South Carolina ranks 7th in the nation in population growth per square mile and is growing over three times faster than the national average. Nineteen of the state’s 46 counties are in the top 25 percent of the fastest-growing counties in America.
However, while the population is growing, South Carolina Baptist Convention churches as a whole are not growing.
Recently, the SCBC commissioned Tom Carringer to prepare an up-to-date statistical analysis of the “demographic and psychographic changes” occurring in our state. He observed, “Many churches are likely out of sync in the communities where they now find themselves. It is estimated that approximately 88 percent are affected by this and are now either plateaued or declining. Revitalization/restarting strategies are absolutely essential in this context.”
He noted that churches are going to have to change “even faster than ever before to keep up with the changing community and societal conditions they are likely facing.”
The growth in South Carolina’s population is not evenly dispersed across the state. While 19 counties are growing rapidly, it is anticipated that 20 counties will actually decrease in population in the coming years. It is important, according to Carringer, that a church understands the context of its own reality — whether they are located in a community that is growing or declining, and if the church itself is at risk or in need of change.
Southern Baptist Theological Seminary President R. Albert Mohler Jr. has stated, “The Southern Baptist Convention and its churches are at the center of a great and unavoidable question: Do we have the courage and conviction necessary to replant churches? We need existing congregations to plant, sustain, support and lead church planting. We cannot have one without the other.”
The revitalization of declining churches is important. The restarting or replanting of at-risk churches is essential. An at-risk church is defined by the South Carolina Baptist Convention as “a congregation whose current status is vulnerable to imminent decline or closure.” Jerry Sosebee, who leads the revitalization efforts for the SCBC, has stated, “The hard part is getting a plateaued or declining church to understand their current reality. They have to see that in order to move forward.”
More church plants are needed just to keep up with the population growth in most of the state. But that will not happen unless there are more existing stronger churches to partner with and support those efforts. Mohler noted, “There is this obvious fact: If existing congregations do not thrive, there will be no one to plant, sustain, support, and lead church planting.”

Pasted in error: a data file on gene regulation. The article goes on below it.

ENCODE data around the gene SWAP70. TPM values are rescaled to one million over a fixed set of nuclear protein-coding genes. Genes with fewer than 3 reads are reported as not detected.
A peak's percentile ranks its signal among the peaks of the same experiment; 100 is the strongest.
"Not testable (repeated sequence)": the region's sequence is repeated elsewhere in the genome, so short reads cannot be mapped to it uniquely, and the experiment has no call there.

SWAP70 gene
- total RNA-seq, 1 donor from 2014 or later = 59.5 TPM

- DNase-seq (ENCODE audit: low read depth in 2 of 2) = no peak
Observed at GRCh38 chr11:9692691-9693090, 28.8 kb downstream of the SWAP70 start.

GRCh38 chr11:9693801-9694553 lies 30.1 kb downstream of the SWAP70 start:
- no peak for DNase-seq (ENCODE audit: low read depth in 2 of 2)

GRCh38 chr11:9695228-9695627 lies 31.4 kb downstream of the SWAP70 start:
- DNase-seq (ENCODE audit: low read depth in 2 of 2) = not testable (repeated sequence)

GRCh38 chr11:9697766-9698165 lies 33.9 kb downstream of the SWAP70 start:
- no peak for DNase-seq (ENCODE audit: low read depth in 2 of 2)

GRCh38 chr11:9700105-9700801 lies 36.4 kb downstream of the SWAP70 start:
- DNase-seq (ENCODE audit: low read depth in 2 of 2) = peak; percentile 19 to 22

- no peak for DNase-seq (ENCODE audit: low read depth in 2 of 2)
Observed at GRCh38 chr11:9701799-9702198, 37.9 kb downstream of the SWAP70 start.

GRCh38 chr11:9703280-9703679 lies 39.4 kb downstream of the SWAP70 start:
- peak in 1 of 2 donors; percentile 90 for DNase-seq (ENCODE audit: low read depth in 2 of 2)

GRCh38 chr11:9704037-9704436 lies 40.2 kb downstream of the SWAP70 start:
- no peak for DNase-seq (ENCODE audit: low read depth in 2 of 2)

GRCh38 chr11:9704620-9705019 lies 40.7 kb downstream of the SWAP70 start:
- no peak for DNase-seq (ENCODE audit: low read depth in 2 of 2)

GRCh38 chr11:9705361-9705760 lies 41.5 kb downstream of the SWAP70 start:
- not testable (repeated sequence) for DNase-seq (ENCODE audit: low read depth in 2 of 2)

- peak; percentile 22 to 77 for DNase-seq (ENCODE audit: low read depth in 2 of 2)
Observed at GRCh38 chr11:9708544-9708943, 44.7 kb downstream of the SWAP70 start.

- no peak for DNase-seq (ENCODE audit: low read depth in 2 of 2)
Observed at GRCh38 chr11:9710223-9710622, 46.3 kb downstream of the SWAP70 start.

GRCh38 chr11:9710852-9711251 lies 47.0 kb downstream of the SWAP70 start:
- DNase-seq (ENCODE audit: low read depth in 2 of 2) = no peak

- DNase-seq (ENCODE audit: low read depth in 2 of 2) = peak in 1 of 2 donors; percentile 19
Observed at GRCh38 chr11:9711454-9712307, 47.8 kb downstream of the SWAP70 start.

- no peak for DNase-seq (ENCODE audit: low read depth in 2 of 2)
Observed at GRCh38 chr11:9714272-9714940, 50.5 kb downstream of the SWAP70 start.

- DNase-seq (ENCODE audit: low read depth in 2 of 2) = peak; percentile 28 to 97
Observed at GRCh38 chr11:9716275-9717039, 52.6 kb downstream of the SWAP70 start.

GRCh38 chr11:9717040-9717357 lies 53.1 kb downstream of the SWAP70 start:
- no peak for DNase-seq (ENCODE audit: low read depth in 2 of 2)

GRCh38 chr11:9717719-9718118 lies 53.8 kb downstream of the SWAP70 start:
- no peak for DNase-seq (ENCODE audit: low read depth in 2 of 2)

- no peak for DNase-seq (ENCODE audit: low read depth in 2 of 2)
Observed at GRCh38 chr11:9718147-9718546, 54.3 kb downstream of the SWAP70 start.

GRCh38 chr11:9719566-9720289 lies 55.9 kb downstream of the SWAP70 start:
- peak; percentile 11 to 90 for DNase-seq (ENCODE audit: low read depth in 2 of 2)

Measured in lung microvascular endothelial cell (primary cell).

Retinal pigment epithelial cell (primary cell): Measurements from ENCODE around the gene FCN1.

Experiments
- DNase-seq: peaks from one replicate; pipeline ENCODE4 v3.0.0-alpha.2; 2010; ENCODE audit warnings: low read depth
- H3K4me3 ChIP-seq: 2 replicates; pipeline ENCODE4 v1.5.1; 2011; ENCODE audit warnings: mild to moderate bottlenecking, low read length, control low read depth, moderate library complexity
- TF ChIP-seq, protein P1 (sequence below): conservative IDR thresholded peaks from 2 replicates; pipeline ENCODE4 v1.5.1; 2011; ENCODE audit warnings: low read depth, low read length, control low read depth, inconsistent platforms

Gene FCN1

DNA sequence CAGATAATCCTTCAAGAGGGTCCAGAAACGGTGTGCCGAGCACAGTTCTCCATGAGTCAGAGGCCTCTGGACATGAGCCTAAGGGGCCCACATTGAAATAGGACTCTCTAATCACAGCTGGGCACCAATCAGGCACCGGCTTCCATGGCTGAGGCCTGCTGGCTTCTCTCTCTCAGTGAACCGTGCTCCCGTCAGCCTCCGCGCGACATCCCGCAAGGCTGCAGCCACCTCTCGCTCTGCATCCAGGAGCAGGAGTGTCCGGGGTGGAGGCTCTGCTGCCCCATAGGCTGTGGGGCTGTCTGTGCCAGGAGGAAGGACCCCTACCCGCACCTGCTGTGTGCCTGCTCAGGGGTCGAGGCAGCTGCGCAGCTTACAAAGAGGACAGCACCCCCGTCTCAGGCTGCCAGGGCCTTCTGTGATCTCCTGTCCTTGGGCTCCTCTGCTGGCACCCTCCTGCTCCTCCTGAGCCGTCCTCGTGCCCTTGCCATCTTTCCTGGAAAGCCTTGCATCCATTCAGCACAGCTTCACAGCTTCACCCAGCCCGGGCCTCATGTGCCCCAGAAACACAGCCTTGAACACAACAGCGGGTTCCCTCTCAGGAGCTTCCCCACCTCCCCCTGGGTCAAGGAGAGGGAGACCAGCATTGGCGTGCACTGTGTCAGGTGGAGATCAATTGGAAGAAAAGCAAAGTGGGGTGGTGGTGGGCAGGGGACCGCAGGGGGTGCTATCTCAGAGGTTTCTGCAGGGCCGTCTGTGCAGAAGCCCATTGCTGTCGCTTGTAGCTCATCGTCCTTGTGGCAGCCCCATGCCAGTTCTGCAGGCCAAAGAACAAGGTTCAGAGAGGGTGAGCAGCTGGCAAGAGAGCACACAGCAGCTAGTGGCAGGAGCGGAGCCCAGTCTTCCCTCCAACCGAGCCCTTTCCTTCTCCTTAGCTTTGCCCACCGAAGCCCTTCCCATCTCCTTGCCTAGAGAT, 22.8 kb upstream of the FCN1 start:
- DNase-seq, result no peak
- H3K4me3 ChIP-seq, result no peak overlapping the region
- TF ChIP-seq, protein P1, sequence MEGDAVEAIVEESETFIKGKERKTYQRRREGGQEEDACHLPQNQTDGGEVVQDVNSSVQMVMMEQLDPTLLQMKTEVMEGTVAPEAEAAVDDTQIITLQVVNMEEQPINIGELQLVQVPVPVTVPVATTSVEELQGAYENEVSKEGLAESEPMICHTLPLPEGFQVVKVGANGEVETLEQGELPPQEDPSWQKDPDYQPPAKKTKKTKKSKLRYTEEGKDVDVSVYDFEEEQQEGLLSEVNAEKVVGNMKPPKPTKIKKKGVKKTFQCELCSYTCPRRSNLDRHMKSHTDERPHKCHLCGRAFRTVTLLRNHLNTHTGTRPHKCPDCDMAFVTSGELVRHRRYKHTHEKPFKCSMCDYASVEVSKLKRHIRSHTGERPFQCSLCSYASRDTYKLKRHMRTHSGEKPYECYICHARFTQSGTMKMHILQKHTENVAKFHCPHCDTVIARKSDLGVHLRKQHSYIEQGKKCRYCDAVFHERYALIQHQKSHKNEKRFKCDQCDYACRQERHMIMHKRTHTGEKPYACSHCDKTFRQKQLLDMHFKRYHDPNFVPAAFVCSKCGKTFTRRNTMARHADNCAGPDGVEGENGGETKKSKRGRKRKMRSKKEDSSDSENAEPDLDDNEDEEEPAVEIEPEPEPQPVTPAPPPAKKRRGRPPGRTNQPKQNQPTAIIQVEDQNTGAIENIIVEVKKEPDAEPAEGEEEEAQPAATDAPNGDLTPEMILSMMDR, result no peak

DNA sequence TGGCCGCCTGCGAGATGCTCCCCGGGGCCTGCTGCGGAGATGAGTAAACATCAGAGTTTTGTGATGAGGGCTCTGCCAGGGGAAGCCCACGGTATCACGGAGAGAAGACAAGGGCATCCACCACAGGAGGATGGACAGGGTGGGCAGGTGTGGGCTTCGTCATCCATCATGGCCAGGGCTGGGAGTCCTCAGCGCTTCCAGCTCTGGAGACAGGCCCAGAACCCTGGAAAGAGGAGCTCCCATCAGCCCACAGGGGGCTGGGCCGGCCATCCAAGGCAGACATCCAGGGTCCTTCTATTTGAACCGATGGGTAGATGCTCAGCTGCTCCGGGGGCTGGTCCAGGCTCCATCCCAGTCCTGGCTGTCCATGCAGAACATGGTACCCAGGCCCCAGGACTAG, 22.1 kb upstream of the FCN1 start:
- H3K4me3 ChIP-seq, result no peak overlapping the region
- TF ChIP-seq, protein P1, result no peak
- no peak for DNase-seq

There are several churches in South Carolina that have helped at-risk churches through a revitalization or replanting process. Some churches merge together. Oak Grove Baptist Church in Spartanburg was an at-risk church where attendance dropped dramatically. Hub City Church was a relatively new church plant. The two congregations held several meetings, decided to utilize the more-than-adequate facilities at Oak Grove and name the new church Hub City. Today, the church is growing and impacting the community. Sans Souci Church, once a flourishing church in Greenville, had dropped to less than 40 attending when a sister church provided members and resources to help replant the church.
Mount Airy Baptist Church near Easley just committed to a three-year revitalization effort to help Eastland Baptist Church in Nashville, Tenn. First Baptist Church of Varnville has helped restart two congregations in that part of the state. Citadel Square Baptist Church in Charleston merged with another congregation but kept its name. There are many other examples, but according to national and state Baptist leaders, many more are needed.
The SCBC outlines three options for at-risk congregations:
- Revitalization — a change of strategy and/or leadership, but not identity;
- Restart — a change of identity, leadership, and strategy; or
- Reinvest — a church closes with dignity and invests its remaining resources in another congregation or mission.
Whether a church is revitalized or restarts, both processes can be successfully utilized to bring energy and new life to a dying church. Jay Hardwick, the new chief strategist for the state convention, stated that “every restart is a revitalization, but not every revitalization is a restart.”
Churches that may be at risk can find help through the SCBC. Jerry Sosebee and the church strategies team focus on revitalization. James Nugent and the start team primarily work with restarts.
Those churches that may want to reinvest their resources in another church can contact either the church strategies or church planting teams.